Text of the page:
(A3) The exchange of information between followers causes the formation of ‘groups’ sharing a similar opinion, even if no strong leaders are present. If such a ‘group’ is sufficiently large, it is likely for somebody to step up and take the lead. Hence, if the density of followers sharing a similar opinion exceeds a certain minimal threshold and the overall number of leaders is less than the typical 5 per cent, then a leader promoting this opinion emerges.

(A4) If leaders promoting a certain opinion do not have enough followers, i.e. less than a particular threshold , and if there are more than the typical 5 per cent of leaders present in the whole society, then the leaders promoting this opinion decline.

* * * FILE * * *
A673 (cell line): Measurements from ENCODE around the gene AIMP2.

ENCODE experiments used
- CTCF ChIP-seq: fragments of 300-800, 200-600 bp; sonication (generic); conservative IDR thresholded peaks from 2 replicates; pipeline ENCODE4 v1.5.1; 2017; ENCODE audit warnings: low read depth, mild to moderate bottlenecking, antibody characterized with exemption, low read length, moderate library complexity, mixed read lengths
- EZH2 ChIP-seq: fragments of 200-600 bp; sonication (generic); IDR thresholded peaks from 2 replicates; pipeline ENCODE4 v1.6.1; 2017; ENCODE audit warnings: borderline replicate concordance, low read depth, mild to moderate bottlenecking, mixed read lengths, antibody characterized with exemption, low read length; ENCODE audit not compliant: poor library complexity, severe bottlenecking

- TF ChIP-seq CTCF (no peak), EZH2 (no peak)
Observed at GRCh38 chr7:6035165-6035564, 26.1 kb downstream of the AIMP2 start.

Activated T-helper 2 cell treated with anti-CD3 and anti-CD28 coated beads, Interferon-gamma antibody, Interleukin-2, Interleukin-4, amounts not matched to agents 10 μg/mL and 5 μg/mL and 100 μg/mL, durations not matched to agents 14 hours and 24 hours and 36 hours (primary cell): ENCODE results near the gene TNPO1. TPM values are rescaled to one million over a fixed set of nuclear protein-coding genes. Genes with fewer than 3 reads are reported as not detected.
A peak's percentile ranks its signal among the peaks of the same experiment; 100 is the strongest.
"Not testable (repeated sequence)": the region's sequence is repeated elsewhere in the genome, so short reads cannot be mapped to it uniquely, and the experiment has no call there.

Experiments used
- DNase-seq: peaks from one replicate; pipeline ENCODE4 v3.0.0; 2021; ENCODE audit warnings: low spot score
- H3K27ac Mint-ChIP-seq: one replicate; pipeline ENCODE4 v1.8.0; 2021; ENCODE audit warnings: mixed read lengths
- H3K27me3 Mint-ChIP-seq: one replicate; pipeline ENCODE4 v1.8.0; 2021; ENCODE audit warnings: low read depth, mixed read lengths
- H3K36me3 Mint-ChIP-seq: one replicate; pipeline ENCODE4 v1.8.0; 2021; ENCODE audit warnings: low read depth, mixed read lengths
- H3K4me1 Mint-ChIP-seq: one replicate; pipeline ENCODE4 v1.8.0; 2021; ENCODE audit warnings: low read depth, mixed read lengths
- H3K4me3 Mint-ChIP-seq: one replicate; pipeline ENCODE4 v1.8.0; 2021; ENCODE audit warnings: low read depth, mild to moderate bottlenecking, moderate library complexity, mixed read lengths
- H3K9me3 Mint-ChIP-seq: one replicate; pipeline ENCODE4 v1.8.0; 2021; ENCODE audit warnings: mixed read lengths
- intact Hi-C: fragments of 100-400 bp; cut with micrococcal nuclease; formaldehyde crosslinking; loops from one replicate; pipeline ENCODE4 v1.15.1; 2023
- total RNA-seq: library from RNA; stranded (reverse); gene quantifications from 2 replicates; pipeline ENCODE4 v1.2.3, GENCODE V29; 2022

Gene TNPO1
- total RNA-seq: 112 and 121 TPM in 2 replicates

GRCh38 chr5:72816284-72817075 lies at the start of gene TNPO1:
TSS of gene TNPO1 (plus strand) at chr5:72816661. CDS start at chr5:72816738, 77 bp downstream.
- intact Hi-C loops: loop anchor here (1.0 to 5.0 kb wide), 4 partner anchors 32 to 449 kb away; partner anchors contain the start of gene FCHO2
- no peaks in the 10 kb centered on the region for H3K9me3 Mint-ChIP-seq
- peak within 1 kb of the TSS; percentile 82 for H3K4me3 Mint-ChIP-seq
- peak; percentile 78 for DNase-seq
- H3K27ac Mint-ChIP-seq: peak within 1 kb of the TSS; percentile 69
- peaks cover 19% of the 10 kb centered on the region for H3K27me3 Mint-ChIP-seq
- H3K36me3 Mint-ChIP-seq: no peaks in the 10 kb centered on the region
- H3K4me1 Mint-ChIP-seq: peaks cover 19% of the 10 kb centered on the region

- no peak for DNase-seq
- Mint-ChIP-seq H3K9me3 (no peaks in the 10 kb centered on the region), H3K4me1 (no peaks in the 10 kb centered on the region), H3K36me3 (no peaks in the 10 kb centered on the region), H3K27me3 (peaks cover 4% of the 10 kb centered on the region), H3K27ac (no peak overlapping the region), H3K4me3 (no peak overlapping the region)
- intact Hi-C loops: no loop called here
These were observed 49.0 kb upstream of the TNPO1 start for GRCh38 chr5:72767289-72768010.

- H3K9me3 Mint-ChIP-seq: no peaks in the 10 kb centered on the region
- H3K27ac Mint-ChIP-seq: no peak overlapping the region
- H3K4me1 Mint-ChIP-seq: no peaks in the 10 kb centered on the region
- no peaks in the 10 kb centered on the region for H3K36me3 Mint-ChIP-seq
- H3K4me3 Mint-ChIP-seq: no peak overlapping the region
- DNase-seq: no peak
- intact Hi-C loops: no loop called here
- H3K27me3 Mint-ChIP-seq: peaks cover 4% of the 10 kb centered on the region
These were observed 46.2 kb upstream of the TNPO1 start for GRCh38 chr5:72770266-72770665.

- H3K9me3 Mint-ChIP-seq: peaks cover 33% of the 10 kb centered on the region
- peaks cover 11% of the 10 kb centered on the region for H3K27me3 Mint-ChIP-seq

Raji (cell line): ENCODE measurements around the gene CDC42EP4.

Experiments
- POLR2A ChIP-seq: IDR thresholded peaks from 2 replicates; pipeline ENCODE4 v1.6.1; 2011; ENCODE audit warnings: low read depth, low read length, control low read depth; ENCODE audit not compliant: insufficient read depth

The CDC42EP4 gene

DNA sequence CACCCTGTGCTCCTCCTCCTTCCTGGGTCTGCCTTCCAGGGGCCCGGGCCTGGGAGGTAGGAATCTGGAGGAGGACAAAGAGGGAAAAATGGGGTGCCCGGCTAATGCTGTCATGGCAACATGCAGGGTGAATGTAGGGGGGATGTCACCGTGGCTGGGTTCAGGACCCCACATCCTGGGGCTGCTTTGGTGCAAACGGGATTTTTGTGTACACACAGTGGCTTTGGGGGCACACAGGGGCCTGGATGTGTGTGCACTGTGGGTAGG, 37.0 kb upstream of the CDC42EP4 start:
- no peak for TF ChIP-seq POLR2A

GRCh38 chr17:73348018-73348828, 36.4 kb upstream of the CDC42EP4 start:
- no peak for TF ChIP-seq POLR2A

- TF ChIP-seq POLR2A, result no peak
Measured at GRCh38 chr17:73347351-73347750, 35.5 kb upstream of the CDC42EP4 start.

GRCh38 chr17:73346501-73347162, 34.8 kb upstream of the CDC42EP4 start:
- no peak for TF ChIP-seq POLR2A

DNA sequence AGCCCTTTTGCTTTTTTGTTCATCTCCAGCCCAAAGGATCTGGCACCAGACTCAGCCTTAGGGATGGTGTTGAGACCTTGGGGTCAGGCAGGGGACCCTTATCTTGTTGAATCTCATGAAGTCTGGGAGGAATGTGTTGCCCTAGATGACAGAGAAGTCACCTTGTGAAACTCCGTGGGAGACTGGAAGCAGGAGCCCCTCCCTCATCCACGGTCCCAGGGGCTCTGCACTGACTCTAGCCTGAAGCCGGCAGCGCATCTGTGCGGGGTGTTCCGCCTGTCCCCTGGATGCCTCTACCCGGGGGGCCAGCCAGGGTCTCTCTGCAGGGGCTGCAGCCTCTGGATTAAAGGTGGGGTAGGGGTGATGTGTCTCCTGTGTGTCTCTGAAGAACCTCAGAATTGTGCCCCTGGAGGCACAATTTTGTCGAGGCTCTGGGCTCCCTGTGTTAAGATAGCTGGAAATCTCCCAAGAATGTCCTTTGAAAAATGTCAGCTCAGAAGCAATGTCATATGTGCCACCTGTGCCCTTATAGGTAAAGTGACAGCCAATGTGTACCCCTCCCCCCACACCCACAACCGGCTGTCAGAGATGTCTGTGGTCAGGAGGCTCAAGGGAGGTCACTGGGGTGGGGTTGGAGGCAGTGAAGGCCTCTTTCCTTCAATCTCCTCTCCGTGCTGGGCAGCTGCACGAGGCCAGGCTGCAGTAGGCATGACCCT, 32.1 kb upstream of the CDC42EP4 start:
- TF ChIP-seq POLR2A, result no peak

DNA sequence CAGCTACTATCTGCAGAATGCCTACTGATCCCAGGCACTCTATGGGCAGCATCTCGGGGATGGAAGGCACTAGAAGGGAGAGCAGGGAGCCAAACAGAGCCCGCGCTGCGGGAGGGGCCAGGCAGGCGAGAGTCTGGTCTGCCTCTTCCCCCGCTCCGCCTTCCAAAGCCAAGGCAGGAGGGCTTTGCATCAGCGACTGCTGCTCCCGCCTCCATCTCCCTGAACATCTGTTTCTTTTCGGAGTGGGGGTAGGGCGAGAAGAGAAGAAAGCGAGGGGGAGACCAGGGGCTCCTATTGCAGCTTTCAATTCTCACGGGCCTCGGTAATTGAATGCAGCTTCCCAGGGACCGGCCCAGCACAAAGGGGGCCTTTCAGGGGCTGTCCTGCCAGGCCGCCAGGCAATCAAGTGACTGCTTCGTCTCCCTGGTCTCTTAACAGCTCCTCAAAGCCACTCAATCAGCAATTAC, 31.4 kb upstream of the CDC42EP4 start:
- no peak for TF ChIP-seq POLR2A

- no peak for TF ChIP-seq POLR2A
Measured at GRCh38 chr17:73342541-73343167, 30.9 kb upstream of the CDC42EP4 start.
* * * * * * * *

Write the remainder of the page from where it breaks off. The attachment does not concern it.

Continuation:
Based on the assumptions stated above, we propose the following model:
3.9a
and
3.9b
The function *a*(*g*_{1}) models the emergence of leaders, see assumption (A 3), by
where **1**_{A} is the indicator function of the set *A* and *M*=*M*_{1}+*M*_{2} is the overall mass of followers and opinion leaders. If the number of followers sharing the same opinion is greater than the threshold , then leaders can emerge with a rate depending on the mass of leaders *M*_{2}. The parameter *σ*_{1} is chosen such that the exponential function assumes very small values on the interval [0,0.95*M*], i.e. leaders can only emerge if they make up less than 5 per cent of the overall population. The function *b* corresponds to assumption (A 4), i.e. the decline of leaders